Menopausal Mother Nature

News about Climate Change and our Planet


Monarch butterflies make a pit stop in Colorado

Every year, waves of monarch butterflies migrate to south and west as colder weather arrives in parts of the United States.

The movement generally begins in October as the butterflies make their way to Mexico and Southern California.

The video above was taken by workers at Colorado’s Parks and Wildlife division, and it shows thousands of monarchs — on the trees and fluttering in the wind.

The butterflies decided to make a pit stop and rest at John Martin Reservoir State Park on their way to Mexico.

“For the past couple years, Colorado Parks and Wildlife technicians have specifically planted pollinator seed mixes in plots at state wildlife areas in the Southeast Region as a response to the worldwide collapse of butterfly populations,” said Bill Vogrin, Colorado Parks and Wildlife public information officer for the Southeast Region.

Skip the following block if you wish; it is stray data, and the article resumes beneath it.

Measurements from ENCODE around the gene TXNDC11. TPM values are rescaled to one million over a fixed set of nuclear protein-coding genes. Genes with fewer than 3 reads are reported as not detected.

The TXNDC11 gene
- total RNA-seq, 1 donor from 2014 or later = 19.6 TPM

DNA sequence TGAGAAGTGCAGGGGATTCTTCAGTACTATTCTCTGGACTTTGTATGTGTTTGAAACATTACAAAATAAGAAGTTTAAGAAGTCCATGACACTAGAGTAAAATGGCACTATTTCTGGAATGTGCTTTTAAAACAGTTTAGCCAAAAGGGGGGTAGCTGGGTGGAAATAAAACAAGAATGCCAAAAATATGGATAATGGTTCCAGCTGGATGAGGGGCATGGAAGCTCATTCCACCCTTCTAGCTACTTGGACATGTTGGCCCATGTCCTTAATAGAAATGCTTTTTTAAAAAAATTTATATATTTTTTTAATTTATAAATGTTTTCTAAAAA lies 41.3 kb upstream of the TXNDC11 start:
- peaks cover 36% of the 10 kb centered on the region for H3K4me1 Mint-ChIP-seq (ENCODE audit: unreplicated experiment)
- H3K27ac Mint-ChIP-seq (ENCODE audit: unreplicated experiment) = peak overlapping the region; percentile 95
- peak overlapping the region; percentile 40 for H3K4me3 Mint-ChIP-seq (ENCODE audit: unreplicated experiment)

Experts at the park counted upwards of 20 species on a specific pollinator plot earlier in the week.

Unfortunately, temperatures took a dive in the region and the bulk of the butterfly migration has already moved further south.

Monarch butterflies return to the same exact trees every year, even if a new generation is in place. They’re also the only known insect that migrates more than 2,500 miles for the winter.

If you want to check out the known landing spots for these beautiful migrating butterflies, check out this map put together by Monarch City USA.

Ben Bolton looks at everything through a video lens.

Monarch butterflies make a pit stop in Colorado

Video shows Monarch Butterflies stopping in Colorado at John Martin Reservoir State Park as they migrate to Mexico.